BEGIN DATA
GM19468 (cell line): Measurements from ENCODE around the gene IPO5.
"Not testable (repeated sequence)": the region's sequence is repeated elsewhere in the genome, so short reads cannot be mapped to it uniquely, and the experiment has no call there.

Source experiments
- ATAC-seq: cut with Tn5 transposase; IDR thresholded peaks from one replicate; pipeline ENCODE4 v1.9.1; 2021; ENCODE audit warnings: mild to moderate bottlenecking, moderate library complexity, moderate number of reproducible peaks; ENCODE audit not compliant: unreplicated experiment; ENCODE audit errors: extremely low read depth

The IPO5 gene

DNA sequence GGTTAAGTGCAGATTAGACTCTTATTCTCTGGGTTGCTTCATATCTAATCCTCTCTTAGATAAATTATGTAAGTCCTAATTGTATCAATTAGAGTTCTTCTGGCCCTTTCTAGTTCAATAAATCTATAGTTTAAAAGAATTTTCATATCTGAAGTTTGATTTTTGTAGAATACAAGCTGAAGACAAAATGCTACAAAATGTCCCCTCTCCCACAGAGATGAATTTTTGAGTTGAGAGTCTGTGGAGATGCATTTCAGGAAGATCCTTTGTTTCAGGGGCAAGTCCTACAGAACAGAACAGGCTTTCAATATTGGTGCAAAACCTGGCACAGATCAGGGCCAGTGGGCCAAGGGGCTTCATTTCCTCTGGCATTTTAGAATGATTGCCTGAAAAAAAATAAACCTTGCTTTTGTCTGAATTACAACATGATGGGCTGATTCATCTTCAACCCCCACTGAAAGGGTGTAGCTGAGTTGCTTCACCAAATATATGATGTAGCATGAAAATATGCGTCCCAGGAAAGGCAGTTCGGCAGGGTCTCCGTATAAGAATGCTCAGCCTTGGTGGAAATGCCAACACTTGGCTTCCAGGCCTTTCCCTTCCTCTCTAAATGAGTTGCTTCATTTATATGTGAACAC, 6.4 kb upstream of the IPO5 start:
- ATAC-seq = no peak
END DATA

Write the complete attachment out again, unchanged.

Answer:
GM19468 (cell line): Measurements from ENCODE around the gene IPO5.
"Not testable (repeated sequence)": the region's sequence is repeated elsewhere in the genome, so short reads cannot be mapped to it uniquely, and the experiment has no call there.

Source experiments
- ATAC-seq: cut with Tn5 transposase; IDR thresholded peaks from one replicate; pipeline ENCODE4 v1.9.1; 2021; ENCODE audit warnings: mild to moderate bottlenecking, moderate library complexity, moderate number of reproducible peaks; ENCODE audit not compliant: unreplicated experiment; ENCODE audit errors: extremely low read depth

The IPO5 gene

DNA sequence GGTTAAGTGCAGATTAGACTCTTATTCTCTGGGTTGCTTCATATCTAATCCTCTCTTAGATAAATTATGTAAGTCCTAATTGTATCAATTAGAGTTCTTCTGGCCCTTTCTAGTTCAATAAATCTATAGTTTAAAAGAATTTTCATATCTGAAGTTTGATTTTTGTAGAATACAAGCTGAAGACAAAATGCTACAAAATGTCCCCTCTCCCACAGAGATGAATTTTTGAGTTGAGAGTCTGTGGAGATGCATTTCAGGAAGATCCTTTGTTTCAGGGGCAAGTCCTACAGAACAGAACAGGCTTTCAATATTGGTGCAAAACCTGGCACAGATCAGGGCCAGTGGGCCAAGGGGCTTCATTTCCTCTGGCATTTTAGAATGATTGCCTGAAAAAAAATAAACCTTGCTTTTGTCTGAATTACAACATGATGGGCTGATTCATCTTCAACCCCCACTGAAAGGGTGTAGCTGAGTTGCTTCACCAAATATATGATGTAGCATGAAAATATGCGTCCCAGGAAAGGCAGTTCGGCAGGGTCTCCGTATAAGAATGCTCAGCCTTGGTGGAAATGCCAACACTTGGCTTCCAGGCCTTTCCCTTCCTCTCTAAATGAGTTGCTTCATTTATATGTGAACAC, 6.4 kb upstream of the IPO5 start:
- ATAC-seq = no peak